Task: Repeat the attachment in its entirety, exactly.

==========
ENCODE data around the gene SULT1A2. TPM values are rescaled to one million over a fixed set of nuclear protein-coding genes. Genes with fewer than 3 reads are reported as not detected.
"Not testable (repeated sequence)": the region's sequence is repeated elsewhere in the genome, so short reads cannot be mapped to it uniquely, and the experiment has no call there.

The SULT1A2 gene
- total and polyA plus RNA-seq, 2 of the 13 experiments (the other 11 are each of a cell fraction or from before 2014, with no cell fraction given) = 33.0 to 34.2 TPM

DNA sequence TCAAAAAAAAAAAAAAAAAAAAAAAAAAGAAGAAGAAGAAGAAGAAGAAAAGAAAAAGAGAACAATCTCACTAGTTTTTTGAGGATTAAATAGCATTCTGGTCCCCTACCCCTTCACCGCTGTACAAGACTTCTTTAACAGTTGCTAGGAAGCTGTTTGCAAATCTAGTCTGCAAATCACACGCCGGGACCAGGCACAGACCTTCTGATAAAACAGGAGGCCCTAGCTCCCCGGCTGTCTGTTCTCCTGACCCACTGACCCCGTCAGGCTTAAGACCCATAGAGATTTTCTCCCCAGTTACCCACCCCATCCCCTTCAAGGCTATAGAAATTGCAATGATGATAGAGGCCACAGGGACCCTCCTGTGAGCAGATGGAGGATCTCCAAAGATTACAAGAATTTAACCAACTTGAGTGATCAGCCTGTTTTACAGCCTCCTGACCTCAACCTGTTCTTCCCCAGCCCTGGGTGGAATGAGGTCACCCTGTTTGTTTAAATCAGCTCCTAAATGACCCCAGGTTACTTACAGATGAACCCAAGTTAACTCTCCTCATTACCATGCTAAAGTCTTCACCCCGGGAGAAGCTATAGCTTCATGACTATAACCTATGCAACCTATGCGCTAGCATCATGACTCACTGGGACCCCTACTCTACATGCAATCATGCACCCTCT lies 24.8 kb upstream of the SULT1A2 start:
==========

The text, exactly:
ENCODE data around the gene SULT1A2. TPM values are rescaled to one million over a fixed set of nuclear protein-coding genes. Genes with fewer than 3 reads are reported as not detected.
"Not testable (repeated sequence)": the region's sequence is repeated elsewhere in the genome, so short reads cannot be mapped to it uniquely, and the experiment has no call there.

The SULT1A2 gene
- total and polyA plus RNA-seq, 2 of the 13 experiments (the other 11 are each of a cell fraction or from before 2014, with no cell fraction given) = 33.0 to 34.2 TPM

DNA sequence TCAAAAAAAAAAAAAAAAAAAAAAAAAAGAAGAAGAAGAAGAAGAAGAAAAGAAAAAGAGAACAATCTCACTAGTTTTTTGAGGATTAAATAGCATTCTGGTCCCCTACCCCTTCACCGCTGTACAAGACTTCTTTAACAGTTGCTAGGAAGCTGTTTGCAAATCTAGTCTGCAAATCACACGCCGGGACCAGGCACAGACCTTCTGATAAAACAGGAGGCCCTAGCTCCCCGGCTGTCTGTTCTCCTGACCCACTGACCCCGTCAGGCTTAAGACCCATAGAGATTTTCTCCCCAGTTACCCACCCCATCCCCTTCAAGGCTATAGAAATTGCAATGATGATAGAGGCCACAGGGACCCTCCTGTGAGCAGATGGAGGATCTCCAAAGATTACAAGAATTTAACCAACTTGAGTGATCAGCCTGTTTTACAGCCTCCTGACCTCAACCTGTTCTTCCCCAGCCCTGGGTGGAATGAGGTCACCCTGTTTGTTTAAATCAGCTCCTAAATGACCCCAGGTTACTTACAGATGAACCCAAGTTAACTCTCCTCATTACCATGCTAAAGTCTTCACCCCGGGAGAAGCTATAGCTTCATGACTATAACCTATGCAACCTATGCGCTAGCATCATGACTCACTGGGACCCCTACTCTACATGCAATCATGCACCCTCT lies 24.8 kb upstream of the SULT1A2 start: